It is clear that after such due enquiry and consultation the Governor is to be the” sole Judge “and no proceedings of any kind will lie in the Courts to question his decision. In its earlier judgment this Court expressed its opinion that had the law remained as it stood prior to the enactment of the amendment of 1945 the view first expressed by the trial Judge would have been right but that effect “ must be given to that amendment and that by the enactment of the qualifying words of the 1945 amendment the legislature intended that there should be placed upon the Governor's powers as “sole Judge” from which is to be inferred ouster of the jurisdiction of the Courts, a limitation which this Court described, perhaps with no very great felicity, as a’ condition precedent”. The question is, therefore, in the event of this condition not having been fulfilled what is the position? Have the Courts then no jurisdiction to entertain proceedings of any kind by means of which the public or persons interested may seek to ensure that the intentions of the legislature are carried out by the Executive? The Courts have at all times leaned against the ouster of their jurisdiction unless the legislature has expressly or by necessary implication deprived them thereof. In a case such as the present where the ouster of jurisdiction is not express, but is by necessary implication, the Court will interpret that ouster as going no further than the words of the enactment necessarily imply. From that it follows, in my opinion, that when the Governor has not complied with the conditions prescribed by the legislature, it is open to the proper party to come to the Courts and seek the appropriate relief. As to what would be the form of action or what would be the appropriate form of relief it would be for the Court to determine. Where, therefore, as in the present case, it is alleged that no due enquiry had been held it is open to the proper party to come to the Court and, as was held by this Court in its earlier judgment, it is not enough for the Court below to have said the Governor is the sole Judge and this Court has no jurisdiction”. It is for the Court in such circumstances to enquire into the circumstances to ascertain in the first instance whether the conditions necessary in order to enable the Governor to exercise his function of the sole Judge have been complied with, if so to decline jurisdiction, and if not to determine whether the particular proceedings then before it are the right proceedings and whether it can grant the relief sought. These were the issues which were before the Court below and these are the issues which this Court remitted for determination. I speak as*Page 405one who was a party to the earlier judgment of this Court and responsible in part for the terms thereof when I say that I think it is unfortunate that it has proved possible without unreason to read that judgment as implying that, if the Court below should find that no due enquiry had been held, it should forth with proceed to make such enquiry itself, to investigate the merits of the plaintiffs' claim and, if it decided in favour of the plaintiff on those merits, to grant the relief sought.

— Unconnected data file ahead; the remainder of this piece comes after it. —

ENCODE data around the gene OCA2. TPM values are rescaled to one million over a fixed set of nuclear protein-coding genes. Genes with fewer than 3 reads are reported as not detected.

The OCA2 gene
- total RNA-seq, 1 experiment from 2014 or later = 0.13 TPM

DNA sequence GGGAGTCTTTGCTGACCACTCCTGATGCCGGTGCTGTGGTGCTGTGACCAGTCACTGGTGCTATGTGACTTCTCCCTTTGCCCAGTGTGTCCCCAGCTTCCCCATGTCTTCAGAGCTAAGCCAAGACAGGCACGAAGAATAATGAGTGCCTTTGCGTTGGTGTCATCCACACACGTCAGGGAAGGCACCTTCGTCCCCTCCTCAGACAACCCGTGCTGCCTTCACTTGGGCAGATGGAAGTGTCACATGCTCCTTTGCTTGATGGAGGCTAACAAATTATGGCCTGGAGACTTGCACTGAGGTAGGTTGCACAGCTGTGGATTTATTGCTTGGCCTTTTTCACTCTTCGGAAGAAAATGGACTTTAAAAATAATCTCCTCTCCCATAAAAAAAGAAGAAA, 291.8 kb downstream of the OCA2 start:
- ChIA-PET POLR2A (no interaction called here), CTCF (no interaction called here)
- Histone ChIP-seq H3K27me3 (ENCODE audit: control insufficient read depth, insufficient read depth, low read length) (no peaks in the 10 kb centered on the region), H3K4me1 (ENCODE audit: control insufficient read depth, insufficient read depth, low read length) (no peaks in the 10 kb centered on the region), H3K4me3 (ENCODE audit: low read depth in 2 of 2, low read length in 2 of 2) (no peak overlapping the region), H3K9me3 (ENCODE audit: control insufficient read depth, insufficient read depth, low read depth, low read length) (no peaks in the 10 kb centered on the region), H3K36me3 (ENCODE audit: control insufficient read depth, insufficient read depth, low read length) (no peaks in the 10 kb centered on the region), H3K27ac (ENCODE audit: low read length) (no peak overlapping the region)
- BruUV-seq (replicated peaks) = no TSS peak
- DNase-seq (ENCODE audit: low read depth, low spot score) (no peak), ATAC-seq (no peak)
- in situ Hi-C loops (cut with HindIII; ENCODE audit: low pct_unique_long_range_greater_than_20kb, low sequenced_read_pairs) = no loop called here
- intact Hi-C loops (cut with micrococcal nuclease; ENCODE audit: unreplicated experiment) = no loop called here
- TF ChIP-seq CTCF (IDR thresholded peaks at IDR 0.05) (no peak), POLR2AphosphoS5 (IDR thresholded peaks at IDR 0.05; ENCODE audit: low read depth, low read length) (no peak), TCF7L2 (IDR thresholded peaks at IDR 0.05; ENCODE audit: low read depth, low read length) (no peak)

The only point discussed by this Court on the previous occasion was whether or not the learned Judge had been right to decline jurisdiction altogether upon the evidence then before him. Whether or not the form of action was appropriate or whether or not the remedy sought had been misconceived did not arise either on the grounds of appeal or the argument then before us: This Court did not then consider it necessary to decide a point which had not at that stage been raised. It intended to do no more, and in my view did no more, than hold that the learned Judge had declined jurisdiction on a wrong view of the relevant statute and directed that the case should be remitted for further consideration on the basis that only if the terms of the section had been complied with by the Governor were the proper parties deprived of coming to the Courts for relief. In this circumstance, I must acknowledge that it is not surprising that the learned trial Judge may have felt that he was free to exercise jurisdiction in dealing with the plaintiff's claim on its merits and that having found in his favour granted the relief sought. In so doing I am in agreement with my learned brother that he erred, for although the Supreme Court has in the circumstances jurisdiction to enquire into the matter, the form of action was inappropriate and the remedy sought was misconceived. The writ should therefore have been dismissed and this appeal, I agree, should be allowed.

Blackall, P. I have had the opportunity of reading the two judgments that , have just been delivered. New section 2 (2) of the Appointment and Deposition f of Chiefs Ordinance, 1930, in my view, merely amplifies the former sub-section by enjoining upon the Governor that in discharging his functions under it he shall make due enquiry and consult those concerned in the election. But the Governor remains the sole Judge and I agree with my brother Lewey that even if he should not comply with the requirements of the sub-section this does not confer jurisdiction upon the Courts to decide whether the appointment of a Chief has been made in accordance with native law and custom.

It may be that if the Governor does not fulfil the requirements of the section a Prerogative Writ might issue but even then if it were held that the Governor had not made due enquiry this would not empower the Court to assume the powers vested in the Governor.

In my opinion the present proceedings are misconceived and I agree that the appeal should be allowed.

Appeal allowed.